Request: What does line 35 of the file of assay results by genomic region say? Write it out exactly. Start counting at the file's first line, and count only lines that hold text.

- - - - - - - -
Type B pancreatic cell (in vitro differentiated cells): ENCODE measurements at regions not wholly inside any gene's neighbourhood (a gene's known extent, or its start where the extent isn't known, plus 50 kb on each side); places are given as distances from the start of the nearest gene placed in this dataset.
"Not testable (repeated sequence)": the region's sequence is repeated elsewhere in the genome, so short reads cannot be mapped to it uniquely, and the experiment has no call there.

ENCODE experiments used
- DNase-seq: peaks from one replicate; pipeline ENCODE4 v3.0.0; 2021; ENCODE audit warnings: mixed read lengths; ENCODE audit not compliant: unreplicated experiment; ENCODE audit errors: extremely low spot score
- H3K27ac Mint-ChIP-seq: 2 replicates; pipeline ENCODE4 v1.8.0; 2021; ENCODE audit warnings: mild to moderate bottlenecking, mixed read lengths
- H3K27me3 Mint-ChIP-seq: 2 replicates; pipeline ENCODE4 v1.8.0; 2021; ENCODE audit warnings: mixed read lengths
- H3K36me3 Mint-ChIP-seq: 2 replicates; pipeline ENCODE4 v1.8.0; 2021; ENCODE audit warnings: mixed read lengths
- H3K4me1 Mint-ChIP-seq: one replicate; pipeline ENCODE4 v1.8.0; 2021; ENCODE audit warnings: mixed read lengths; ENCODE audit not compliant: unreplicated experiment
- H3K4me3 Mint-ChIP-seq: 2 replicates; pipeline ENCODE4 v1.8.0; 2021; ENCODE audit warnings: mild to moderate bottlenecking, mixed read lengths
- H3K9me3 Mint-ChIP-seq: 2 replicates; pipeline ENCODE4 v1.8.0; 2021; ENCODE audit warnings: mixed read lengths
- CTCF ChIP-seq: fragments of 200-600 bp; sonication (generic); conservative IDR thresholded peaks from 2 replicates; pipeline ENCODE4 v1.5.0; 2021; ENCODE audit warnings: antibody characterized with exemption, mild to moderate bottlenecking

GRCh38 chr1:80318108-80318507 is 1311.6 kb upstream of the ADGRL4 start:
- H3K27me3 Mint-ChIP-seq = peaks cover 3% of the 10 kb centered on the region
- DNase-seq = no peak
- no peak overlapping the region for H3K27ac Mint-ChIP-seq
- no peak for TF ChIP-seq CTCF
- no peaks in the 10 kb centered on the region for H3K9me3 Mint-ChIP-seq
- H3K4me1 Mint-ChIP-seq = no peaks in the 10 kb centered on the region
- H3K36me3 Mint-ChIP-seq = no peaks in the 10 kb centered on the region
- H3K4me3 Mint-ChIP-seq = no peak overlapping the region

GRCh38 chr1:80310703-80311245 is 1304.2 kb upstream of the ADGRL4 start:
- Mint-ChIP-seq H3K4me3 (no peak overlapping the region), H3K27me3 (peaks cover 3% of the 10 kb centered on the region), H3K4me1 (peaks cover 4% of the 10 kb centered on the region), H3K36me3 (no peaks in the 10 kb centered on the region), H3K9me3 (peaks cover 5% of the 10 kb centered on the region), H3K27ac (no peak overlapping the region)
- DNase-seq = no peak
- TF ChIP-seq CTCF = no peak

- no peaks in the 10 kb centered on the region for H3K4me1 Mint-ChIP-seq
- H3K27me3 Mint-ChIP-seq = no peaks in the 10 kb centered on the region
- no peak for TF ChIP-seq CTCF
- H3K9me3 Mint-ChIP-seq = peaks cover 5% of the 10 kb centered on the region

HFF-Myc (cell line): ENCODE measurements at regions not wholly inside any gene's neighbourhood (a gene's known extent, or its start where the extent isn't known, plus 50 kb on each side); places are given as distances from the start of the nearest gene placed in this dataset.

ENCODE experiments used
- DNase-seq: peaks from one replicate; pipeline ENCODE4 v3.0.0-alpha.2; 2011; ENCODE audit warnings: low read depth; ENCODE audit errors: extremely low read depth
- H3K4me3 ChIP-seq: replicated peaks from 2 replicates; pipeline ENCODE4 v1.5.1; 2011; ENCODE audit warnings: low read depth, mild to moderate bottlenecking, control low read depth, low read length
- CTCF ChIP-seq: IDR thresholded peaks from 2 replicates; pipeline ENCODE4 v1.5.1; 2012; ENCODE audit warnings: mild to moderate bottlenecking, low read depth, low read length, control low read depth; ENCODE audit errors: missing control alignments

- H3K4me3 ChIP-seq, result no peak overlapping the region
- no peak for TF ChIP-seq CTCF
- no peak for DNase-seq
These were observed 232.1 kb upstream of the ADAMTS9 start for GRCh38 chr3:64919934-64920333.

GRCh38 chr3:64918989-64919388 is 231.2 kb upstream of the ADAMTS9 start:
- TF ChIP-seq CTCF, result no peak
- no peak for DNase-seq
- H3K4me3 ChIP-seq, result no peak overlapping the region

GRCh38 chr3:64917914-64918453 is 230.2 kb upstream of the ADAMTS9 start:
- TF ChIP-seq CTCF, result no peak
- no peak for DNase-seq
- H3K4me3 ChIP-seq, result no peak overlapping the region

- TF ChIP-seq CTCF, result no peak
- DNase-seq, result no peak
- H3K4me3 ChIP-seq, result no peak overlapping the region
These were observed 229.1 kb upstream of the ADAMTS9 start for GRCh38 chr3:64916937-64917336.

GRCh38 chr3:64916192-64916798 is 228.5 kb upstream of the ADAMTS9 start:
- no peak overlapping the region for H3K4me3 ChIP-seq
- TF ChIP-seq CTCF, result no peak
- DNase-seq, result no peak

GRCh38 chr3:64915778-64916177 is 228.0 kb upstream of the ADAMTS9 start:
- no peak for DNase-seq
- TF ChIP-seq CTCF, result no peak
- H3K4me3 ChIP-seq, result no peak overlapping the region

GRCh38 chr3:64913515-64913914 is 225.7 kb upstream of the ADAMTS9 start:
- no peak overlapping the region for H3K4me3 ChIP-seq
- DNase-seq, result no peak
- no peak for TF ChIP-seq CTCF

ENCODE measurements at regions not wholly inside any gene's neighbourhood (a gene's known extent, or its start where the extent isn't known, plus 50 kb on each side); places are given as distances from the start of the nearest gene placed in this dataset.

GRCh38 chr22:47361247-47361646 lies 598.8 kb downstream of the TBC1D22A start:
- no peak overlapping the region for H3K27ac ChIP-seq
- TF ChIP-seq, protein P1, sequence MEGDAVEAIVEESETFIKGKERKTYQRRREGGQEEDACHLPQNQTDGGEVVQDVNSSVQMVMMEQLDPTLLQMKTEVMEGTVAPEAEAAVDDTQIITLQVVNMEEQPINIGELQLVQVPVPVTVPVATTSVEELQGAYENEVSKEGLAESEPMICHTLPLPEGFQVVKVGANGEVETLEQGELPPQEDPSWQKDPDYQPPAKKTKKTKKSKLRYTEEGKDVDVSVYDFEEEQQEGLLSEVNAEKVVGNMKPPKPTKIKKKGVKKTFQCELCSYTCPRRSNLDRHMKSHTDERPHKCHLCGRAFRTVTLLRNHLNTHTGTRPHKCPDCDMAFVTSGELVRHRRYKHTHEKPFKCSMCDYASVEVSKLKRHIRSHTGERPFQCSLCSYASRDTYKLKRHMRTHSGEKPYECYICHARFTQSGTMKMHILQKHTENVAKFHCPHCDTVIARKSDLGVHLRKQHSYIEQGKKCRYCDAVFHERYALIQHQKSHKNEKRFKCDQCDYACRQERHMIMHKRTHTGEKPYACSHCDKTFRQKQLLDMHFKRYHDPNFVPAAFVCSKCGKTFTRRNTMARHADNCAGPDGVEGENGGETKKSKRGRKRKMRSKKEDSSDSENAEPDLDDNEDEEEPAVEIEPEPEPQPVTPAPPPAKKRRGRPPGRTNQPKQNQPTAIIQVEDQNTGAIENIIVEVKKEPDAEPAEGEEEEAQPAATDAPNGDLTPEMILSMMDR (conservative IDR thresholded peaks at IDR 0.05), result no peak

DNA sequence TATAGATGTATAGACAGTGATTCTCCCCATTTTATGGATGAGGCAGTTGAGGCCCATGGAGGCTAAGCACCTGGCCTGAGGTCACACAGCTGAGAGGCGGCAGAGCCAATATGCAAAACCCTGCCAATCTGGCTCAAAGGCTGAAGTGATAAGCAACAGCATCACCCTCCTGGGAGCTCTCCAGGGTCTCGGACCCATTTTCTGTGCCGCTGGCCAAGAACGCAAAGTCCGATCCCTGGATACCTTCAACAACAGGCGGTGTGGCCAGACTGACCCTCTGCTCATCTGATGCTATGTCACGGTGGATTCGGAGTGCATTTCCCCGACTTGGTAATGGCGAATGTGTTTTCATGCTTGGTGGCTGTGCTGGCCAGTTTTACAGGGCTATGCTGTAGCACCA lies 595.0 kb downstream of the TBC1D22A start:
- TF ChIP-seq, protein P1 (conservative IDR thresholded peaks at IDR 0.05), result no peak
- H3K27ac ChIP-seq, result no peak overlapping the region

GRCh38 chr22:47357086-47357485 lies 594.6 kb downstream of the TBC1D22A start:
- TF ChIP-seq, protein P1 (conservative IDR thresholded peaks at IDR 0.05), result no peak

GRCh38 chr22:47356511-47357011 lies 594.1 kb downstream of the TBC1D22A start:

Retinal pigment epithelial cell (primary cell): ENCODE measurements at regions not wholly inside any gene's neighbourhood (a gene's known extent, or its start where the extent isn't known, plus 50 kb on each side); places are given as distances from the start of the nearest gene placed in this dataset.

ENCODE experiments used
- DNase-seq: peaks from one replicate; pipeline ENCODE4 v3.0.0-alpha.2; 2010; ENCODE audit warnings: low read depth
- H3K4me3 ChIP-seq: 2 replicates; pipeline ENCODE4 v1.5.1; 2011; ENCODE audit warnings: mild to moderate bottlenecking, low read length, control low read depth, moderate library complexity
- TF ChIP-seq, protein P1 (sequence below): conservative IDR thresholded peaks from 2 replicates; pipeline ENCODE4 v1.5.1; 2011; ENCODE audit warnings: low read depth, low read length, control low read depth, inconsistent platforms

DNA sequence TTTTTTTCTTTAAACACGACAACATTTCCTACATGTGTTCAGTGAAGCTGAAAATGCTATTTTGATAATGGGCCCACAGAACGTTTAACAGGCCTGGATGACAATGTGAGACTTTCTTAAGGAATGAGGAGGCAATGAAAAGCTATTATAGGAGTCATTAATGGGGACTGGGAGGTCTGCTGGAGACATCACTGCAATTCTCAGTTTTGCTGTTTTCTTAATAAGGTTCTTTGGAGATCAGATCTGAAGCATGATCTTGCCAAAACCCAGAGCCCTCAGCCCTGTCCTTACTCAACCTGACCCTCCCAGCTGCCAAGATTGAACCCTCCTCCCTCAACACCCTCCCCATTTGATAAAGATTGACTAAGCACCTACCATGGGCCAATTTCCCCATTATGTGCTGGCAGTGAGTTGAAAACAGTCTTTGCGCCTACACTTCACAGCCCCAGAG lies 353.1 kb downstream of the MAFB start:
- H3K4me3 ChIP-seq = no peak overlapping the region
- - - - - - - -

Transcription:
- no peak for TF ChIP-seq CTCF